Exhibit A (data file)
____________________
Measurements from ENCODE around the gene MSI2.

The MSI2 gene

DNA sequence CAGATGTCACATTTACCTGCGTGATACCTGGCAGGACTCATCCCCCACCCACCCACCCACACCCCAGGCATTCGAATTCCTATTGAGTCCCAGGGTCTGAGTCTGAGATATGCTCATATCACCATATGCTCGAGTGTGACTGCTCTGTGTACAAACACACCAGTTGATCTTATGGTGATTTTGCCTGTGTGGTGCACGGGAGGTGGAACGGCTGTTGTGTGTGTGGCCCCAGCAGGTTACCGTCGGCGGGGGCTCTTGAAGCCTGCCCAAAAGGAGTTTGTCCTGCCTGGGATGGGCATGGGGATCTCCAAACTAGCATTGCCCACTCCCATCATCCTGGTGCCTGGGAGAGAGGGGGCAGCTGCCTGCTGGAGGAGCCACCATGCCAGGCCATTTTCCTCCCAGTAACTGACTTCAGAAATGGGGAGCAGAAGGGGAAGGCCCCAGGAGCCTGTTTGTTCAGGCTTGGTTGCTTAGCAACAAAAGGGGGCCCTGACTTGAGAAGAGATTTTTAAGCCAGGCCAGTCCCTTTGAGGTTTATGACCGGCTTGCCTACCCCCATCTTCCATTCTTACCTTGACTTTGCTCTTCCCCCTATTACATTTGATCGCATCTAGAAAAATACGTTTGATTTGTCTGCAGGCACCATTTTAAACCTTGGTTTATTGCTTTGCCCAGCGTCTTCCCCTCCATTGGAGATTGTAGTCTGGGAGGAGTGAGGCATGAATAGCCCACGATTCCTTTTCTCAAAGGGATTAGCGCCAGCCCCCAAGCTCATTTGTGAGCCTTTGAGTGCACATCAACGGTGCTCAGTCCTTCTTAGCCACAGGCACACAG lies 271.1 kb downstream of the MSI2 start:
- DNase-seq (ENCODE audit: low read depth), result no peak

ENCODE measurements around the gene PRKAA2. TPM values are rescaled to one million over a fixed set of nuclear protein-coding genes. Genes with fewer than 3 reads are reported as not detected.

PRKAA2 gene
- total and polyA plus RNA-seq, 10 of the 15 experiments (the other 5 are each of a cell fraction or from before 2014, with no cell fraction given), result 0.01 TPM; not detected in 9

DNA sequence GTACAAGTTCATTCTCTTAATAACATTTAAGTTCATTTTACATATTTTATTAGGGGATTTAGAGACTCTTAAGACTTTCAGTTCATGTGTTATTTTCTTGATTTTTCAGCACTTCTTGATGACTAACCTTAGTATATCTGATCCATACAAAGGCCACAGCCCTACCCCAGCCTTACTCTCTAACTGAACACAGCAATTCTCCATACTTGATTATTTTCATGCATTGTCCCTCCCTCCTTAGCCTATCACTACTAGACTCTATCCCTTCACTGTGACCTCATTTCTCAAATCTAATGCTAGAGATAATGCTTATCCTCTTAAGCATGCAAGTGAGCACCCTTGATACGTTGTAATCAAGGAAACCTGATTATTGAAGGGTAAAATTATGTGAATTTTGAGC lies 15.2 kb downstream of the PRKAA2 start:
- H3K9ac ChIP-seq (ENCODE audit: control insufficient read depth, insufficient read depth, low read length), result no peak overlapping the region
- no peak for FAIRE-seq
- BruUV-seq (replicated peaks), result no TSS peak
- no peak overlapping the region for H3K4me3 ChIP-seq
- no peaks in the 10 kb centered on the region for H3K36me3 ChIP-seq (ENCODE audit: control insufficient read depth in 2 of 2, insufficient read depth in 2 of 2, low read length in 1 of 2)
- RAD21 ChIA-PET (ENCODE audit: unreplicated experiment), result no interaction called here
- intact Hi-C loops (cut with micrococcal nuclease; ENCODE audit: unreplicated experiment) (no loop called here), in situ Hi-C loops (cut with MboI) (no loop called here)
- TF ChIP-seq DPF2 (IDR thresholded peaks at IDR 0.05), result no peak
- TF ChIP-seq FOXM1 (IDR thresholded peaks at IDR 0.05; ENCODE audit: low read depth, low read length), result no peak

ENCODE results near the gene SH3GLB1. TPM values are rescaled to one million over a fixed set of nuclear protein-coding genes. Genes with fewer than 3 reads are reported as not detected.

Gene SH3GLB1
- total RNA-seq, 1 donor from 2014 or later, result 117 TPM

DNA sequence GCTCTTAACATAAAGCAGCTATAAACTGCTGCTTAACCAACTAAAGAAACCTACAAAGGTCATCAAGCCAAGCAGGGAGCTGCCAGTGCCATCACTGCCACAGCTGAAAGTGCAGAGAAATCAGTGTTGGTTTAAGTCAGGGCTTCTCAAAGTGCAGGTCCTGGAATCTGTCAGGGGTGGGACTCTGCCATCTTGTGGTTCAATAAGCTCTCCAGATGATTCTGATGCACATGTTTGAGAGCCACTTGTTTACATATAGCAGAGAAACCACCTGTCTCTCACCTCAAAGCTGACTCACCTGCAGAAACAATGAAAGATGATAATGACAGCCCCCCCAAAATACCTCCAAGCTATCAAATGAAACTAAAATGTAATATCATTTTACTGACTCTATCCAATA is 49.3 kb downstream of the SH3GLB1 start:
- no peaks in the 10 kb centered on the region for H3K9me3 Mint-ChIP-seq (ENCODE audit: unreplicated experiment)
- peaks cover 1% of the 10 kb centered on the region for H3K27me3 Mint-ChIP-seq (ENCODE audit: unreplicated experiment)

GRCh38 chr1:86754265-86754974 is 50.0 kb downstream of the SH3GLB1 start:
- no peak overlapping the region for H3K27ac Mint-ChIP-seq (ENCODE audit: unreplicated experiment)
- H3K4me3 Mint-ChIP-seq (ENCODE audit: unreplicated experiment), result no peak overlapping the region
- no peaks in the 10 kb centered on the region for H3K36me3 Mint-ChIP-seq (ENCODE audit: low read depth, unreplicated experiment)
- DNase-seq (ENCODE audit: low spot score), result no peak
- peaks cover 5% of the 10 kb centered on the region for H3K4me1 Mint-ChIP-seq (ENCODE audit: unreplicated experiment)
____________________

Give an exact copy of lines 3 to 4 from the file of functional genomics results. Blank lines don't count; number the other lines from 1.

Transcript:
DNA sequence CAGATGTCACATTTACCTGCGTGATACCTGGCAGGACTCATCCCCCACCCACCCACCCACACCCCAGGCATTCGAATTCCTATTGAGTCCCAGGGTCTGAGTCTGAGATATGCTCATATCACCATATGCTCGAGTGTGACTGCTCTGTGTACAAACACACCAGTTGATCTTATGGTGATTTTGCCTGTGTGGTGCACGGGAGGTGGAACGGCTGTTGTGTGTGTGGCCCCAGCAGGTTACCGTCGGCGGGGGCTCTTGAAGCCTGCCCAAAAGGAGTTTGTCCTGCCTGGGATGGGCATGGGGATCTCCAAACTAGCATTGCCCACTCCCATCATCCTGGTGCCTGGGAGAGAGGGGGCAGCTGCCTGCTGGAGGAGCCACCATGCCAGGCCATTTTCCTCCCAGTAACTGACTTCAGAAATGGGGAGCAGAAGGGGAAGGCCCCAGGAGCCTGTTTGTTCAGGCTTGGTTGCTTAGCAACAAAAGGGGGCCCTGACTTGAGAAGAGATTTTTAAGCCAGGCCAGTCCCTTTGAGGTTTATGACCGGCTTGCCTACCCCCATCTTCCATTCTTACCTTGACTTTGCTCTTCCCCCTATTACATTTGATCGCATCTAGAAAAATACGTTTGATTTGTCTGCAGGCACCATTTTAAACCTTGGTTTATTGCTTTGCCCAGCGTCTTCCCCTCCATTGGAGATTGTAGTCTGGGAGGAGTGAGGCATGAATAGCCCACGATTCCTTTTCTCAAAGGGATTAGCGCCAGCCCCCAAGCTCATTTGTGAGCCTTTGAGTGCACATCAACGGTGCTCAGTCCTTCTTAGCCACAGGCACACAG lies 271.1 kb downstream of the MSI2 start:
- DNase-seq (ENCODE audit: low read depth), result no peak